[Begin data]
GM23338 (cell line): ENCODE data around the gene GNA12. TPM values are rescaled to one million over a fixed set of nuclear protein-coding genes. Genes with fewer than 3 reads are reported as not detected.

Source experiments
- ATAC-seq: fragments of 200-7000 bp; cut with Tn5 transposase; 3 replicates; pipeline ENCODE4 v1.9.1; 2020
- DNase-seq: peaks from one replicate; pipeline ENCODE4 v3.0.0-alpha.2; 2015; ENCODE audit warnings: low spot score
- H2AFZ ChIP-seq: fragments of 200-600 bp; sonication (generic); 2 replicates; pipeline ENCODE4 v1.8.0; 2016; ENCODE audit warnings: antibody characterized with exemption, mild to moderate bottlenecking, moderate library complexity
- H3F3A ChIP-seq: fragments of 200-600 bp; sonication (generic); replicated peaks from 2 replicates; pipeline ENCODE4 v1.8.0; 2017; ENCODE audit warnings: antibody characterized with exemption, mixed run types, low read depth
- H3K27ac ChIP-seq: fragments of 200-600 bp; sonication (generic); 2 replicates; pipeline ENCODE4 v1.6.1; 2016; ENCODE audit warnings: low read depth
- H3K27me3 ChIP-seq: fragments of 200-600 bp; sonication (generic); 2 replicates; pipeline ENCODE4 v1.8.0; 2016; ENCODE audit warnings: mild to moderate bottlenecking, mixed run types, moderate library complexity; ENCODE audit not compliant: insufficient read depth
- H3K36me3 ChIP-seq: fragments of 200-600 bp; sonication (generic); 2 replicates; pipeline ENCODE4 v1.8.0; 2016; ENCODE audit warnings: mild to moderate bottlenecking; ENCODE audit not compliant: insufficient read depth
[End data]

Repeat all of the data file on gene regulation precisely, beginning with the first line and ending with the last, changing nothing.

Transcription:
GM23338 (cell line): ENCODE data around the gene GNA12. TPM values are rescaled to one million over a fixed set of nuclear protein-coding genes. Genes with fewer than 3 reads are reported as not detected.

Source experiments
- ATAC-seq: fragments of 200-7000 bp; cut with Tn5 transposase; 3 replicates; pipeline ENCODE4 v1.9.1; 2020
- DNase-seq: peaks from one replicate; pipeline ENCODE4 v3.0.0-alpha.2; 2015; ENCODE audit warnings: low spot score
- H2AFZ ChIP-seq: fragments of 200-600 bp; sonication (generic); 2 replicates; pipeline ENCODE4 v1.8.0; 2016; ENCODE audit warnings: antibody characterized with exemption, mild to moderate bottlenecking, moderate library complexity
- H3F3A ChIP-seq: fragments of 200-600 bp; sonication (generic); replicated peaks from 2 replicates; pipeline ENCODE4 v1.8.0; 2017; ENCODE audit warnings: antibody characterized with exemption, mixed run types, low read depth
- H3K27ac ChIP-seq: fragments of 200-600 bp; sonication (generic); 2 replicates; pipeline ENCODE4 v1.6.1; 2016; ENCODE audit warnings: low read depth
- H3K27me3 ChIP-seq: fragments of 200-600 bp; sonication (generic); 2 replicates; pipeline ENCODE4 v1.8.0; 2016; ENCODE audit warnings: mild to moderate bottlenecking, mixed run types, moderate library complexity; ENCODE audit not compliant: insufficient read depth
- H3K36me3 ChIP-seq: fragments of 200-600 bp; sonication (generic); 2 replicates; pipeline ENCODE4 v1.8.0; 2016; ENCODE audit warnings: mild to moderate bottlenecking; ENCODE audit not compliant: insufficient read depth